As we have progressed in this test, perhaps the most vexing issue has been the fact that as a grantee, we, Paverde,, have no leverage in when, how, or why the Sandia engineers work on our project, primarily due to the fact that any of these folks that help us do so on a voluntary basis. Not to say that they work for free, but rather they peel out time from their regularly assigned tasks and devote some amount of time to our project which they are able to charge time against. While this approach is the very heart of the NMSBA grant program, it is also a two-edged sword in that as a grantee we cannot dictate the specifics of the assistance that the Sandia folks provide. We ran afoul of that when the COVID issues caused a ripple effect with the folks who are helping us. They had to juggle several things at once regarding their time availability which caused them to have to devote more than anticipated time to their formal projects while putting our project on the backburner. It was not a project killer, but it did set us back tremendously for the timelines that we had projected at the beginning of the year for milestone activity completion.

At this time, the middle of November, we are awaiting the small-scale testing of a 2x2x1 wall segment that we had hoped to have done by the end of September so that initial results would guide us in overcoming any construction or methodology issues before construction of the large (11’ wide x 9’ tall x 1’ thick) wall. At this point, because we are running out of time, we went ahead and built the large wall, and we hope that any discovered issues when we test the small wall are manageable. We anticipate the small wall fire test to happen around the week of Thanksgiving. The large wall test is scheduled for the week of December 7th. With fingers crossed, this should just give us enough time to coalesce the results into a definitive report.

The construction of the small wall (see image) gave some indication of how well the large wall could be constructed. One of the most challenging aspects of our construction method is the operational speed that must be maintained due to set times of the bonding materials we are pioneering. In the construction of the small wall, we had the luxury of being able to reach any area of the structure just by moving a bit, but once we commenced construction of the large wall it took on the same challenges as any large build, needing scaffolding and staging of materials as well as the complete attention of the workers. I enlisted the assistance of Mr. Matteo Pacheco, of MRP Design and Construction, a current member of TEG, to lead and provide experience with construction methods to help with the construction of the large wall. With his help and insight, we were able to accomplish the large wall build (see image) while also figuring out some of the operational challenges and making decisions about how best to manage the operational part of this approach in the real world. It was a voyage of discovery indeed!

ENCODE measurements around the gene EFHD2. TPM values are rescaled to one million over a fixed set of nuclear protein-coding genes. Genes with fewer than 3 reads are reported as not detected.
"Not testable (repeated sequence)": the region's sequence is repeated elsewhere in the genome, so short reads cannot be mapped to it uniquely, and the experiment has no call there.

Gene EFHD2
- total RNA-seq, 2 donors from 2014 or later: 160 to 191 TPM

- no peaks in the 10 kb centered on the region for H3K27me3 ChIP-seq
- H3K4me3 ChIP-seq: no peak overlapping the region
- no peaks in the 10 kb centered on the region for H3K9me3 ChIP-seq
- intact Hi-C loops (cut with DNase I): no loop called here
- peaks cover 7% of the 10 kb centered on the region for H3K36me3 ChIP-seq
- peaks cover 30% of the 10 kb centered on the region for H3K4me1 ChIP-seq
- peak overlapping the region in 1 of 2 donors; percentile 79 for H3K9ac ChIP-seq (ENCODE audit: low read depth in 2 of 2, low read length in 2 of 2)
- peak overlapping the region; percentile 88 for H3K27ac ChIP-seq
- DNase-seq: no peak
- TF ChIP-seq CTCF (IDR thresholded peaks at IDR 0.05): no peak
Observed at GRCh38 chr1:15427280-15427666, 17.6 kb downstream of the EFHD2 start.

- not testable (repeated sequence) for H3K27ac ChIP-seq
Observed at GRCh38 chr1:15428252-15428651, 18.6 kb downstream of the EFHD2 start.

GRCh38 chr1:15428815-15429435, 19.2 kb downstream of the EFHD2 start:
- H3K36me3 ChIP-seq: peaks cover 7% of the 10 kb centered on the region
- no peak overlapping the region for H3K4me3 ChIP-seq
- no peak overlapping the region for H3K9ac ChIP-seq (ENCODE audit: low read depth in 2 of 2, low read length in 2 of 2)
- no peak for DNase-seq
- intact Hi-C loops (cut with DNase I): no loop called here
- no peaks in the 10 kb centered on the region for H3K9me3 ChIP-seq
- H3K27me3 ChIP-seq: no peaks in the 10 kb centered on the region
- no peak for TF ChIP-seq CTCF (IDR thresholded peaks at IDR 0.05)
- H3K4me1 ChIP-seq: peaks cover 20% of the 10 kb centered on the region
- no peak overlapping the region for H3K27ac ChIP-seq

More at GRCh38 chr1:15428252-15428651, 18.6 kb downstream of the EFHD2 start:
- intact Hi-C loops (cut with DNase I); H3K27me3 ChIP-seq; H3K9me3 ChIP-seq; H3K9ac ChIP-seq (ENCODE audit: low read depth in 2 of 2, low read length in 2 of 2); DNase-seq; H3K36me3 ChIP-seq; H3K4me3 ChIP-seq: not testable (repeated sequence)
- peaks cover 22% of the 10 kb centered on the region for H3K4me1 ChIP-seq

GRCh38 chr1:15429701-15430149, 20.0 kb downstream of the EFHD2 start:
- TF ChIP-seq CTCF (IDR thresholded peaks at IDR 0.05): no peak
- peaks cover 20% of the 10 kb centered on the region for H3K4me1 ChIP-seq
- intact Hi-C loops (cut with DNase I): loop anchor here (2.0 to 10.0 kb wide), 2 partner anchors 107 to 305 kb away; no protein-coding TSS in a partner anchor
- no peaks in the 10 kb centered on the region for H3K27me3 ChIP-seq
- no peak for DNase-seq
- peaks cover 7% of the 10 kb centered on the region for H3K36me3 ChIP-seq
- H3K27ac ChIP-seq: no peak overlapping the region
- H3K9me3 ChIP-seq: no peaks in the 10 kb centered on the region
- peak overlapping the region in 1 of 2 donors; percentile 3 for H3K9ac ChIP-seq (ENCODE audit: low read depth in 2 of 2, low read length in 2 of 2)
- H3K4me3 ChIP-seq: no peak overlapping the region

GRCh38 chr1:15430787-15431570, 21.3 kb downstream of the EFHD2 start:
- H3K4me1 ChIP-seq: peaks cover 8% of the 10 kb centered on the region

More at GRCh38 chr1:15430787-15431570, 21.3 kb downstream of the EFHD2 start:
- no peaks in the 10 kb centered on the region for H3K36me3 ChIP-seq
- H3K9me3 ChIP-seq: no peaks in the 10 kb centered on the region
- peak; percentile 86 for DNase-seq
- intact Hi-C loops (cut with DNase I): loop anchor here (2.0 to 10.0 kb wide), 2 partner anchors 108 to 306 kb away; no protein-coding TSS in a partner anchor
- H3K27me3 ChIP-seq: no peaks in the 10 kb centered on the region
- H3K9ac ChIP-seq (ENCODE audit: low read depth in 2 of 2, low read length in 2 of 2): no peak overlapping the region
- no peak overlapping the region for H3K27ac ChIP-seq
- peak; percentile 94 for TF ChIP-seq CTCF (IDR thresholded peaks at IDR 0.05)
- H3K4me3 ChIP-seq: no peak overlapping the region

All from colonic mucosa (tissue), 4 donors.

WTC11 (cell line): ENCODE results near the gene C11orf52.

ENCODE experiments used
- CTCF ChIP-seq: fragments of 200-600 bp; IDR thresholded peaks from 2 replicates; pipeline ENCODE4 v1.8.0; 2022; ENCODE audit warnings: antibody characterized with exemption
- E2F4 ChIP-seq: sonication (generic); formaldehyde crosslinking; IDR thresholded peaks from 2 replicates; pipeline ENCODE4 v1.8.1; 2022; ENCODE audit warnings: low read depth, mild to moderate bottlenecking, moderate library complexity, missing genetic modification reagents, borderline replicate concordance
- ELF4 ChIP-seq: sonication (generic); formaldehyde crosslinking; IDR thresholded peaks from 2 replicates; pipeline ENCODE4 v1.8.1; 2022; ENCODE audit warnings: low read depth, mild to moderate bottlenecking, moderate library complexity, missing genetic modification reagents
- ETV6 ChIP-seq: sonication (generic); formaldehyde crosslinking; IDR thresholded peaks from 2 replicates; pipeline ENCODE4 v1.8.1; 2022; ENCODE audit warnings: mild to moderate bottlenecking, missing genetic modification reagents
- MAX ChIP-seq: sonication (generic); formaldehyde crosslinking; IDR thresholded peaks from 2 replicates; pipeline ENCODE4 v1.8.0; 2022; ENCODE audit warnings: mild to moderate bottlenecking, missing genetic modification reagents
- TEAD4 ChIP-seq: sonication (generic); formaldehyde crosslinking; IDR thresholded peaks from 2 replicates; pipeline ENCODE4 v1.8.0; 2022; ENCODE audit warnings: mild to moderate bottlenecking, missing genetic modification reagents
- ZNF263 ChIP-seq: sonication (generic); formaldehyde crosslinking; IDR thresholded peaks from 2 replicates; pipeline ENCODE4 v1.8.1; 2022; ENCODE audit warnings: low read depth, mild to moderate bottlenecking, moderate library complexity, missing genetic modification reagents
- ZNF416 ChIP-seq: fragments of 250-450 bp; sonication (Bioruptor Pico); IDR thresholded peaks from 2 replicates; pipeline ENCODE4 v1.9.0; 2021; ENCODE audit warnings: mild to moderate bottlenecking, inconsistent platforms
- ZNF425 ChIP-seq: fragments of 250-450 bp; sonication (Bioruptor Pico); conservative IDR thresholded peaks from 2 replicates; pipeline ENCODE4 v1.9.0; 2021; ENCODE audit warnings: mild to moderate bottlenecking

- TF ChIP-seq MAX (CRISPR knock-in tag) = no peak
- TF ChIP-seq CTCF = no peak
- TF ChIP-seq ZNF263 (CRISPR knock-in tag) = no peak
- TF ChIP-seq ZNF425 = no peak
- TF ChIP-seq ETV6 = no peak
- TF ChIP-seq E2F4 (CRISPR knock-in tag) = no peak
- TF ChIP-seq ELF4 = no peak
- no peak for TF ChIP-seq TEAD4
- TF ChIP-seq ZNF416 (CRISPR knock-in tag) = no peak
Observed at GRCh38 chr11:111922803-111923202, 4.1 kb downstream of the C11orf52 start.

The next installment of this series should be the last. We hope to have some solid answers regarding our construction approach, but we also hope to have the knowledge that SCEBs are a valid option for rapid earthen construction. See you soon!

Left: Matteo Pacheco and John Jordan celebrating the finished large test wall completion. Right: Small test wall ready for transport to the Sandia Labs test facility. Wooden structures are for stability during moving and for lifting once on site.


Testing different clays for floor finish coats.

An Update on Fall 2020 Adobe in Action Activities

Twelve students are currently working their way through Adobe in Action’s final online class of 2020 – Floors for Adobe Structures. The students are getting ready to complete their midterm projects – making a small test floor box out of wood which will be used in a later week of the course to test various earthen floor types and finishes. Adobe in Action will be celebrating its 10th year of offering online classes in 2021. The spring 2021 class schedule is now online and can be found at In addition to our online classes, we continue to offer project support to four owner builders who have all completed our online adobe certificate and have begun working on their home builds. Finally, check out our latest Mud Talks podcast episode at

Kurt Gardella – TEG Board Member


An Update on Earthbuilding Activities in Germany

My colleagues over at the Dachverband Lehm (German Earthbuilding Association) asked me to pass the following message on through the TEG Newsletter:

Dear Colleagues,

On the occasion of the LEHM 2020 – 8th International Conference on Building with Earth, we are pleased to present the entire conference programme online in German and English.